“It’s not really a good idea to tell everybody everything that you know. So who do you tell? Whoever you need to; and no more. There’s always a golden mean between telling nobody and telling everybody-and that’s a company.”
~ Zero To One by Peter Thiel
This is like a thin line – no one fully understands how to manage, when working on a new idea.
You are trying to validate a business idea before releasing an MVP. It seems with start-ups, first movers can get screwed unless they are able to run like hell and iterate at an alarming rate. So, in this situation, how do you go about doing market research without giving too much away? When you bring your idea up with someone new, they give you their own thoughts, which in turn help you grow your concept. By never discussing your business with others, you miss that chance.
Here is a curated list of how others have said as to how they have managed when in a similar situation:
- One of the best ways to secure your idea is to only reveal what is absolutely necessary. If you’re pitching an idea to a potential client, give only the details necessary to convey the idea. It’s not necessary to share every detail of how your product works, for instance, when you can get the same information across by revealing the need your product or service fulfills.
- A non-disclosure agreement can help protect your idea before revealing it to workers or other associates. However, it’s important to note that many investors will not sign an NDA. Since the balance of power is in their favor, this may be something you’ll have to give up if you want investors. The same holds true for potential clients. Instead of requiring a signature, consider simply printing a confidentiality statement on your business plan.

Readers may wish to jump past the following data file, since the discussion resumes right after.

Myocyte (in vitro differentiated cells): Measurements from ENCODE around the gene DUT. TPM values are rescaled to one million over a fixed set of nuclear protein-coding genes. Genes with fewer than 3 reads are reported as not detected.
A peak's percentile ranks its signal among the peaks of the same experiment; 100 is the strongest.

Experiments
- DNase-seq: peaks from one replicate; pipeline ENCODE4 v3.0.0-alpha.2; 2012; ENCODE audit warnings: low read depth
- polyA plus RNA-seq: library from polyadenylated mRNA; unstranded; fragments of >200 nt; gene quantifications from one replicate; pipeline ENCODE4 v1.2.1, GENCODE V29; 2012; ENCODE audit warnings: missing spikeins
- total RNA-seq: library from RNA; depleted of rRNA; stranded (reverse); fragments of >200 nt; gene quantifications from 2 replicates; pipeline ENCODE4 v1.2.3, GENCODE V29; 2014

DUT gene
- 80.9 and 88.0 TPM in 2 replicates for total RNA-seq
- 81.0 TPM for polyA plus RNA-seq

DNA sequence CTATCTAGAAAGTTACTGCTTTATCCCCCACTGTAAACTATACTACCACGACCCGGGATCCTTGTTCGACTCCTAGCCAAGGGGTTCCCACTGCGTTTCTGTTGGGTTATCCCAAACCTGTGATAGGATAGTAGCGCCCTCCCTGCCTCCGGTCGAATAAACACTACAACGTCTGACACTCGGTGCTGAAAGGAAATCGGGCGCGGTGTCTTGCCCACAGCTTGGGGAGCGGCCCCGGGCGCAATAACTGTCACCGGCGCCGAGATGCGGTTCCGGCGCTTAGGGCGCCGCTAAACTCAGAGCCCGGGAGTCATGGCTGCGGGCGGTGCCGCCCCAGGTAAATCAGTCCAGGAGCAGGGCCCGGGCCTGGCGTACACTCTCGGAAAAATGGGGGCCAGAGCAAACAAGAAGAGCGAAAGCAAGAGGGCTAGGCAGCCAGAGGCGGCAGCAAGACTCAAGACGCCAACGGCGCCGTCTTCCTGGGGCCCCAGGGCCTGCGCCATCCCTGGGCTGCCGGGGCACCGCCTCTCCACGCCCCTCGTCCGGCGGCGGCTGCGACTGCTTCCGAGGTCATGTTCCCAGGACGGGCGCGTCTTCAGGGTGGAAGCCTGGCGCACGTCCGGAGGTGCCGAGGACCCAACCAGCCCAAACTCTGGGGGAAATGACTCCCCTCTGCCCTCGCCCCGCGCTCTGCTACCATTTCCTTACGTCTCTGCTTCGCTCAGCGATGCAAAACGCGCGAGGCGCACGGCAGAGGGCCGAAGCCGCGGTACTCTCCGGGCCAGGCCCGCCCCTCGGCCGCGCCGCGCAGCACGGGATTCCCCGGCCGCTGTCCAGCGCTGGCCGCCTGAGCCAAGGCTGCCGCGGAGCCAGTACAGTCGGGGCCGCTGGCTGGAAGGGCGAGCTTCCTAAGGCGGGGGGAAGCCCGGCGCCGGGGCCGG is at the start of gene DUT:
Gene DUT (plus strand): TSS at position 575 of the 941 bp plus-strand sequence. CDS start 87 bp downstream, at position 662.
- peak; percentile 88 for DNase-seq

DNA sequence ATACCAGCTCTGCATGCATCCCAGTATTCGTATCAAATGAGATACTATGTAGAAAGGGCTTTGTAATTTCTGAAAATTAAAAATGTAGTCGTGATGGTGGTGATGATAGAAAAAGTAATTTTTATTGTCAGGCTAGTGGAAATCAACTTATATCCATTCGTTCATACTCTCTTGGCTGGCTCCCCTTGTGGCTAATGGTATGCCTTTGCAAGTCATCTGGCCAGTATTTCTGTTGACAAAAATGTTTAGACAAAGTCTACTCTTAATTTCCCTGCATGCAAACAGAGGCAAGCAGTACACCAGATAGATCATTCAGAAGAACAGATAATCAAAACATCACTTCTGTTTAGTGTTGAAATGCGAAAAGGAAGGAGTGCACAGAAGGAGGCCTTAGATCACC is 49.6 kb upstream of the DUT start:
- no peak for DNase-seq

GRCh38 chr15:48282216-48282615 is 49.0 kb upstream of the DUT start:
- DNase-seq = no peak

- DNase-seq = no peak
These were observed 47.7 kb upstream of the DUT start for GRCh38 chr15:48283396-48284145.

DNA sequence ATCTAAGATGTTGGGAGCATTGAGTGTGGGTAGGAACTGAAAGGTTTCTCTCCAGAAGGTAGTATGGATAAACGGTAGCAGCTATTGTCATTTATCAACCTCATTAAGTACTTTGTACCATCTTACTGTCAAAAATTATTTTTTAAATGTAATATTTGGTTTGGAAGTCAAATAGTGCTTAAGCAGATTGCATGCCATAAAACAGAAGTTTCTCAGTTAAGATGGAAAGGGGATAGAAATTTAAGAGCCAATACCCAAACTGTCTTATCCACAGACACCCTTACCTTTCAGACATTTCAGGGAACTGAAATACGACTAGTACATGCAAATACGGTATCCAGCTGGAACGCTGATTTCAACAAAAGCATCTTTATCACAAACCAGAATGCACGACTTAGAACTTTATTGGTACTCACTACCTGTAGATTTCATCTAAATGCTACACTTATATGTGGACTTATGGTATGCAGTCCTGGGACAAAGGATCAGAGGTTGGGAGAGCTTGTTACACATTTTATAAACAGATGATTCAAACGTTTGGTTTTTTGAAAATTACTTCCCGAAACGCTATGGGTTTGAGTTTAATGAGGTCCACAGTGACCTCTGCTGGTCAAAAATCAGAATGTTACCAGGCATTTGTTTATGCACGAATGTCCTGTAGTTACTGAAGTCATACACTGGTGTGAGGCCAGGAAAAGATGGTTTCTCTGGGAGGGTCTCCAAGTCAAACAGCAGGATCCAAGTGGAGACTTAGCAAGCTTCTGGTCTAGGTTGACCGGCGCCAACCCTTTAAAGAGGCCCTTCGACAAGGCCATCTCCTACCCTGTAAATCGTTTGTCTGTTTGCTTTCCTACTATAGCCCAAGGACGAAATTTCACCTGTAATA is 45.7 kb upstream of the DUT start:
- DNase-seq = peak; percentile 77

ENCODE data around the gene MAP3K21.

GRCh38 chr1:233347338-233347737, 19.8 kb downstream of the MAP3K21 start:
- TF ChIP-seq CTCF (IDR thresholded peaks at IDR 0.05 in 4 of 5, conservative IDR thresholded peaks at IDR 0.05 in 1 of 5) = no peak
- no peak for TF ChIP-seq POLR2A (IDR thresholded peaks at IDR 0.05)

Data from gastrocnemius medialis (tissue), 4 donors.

- A patent can incur far more expensive than a startup is able to pay. And this might not be a practical solution at an idea stage.
- Whether you’re revealing an idea to a potential investor, a possible client, or a contractor, do your part in researching that person or company prior to your appointment. You can determine someone’s reputation before deciding to do business with that person. Look for any disputes with previous business partners and make sure the person has established a positive reputation in his or her chosen field
- Coupled with the research you can conduct are your own natural instincts. Often alarm bells go off when you’re in a situation that could present some danger. If someone has taken a particular interest in hearing every possible facet of your creation, ask yourself what that person’s motive could be. Is it to invest? Is it mere curiosity? Or is it possible that the person has money burning a hole in his pocket and all he needs is a good idea to get moving? This is where experience comes in. If you’re interacting with someone who has logged years of experience in the business world and has a portfolio of great companies of his or her own, that person likely has no need to steal anyone else’s idea. If you’re speaking to a newcomer, though, you may want to reveal as little about your business as possible until you can determine that person’s motive.
- An invention is something like the lightbulb or Polaroid camera that’s easy and profitable to copy. Applications aren’t easy to copy because the value isn’t just in the application, it’s in the user base that uses the application.
Ideas, mind you, are different from “trade secrets,” which are specific things or methods which propel your success because of the way you deploy or exploit them. Where do you hide those?
In plain words, you may have some secret sauce in your business that gives you a distinct advantage in the market where you compete. The ingredients are all plainly in view. But the recipe, the way you put things together, is not. Unless you choose to tell.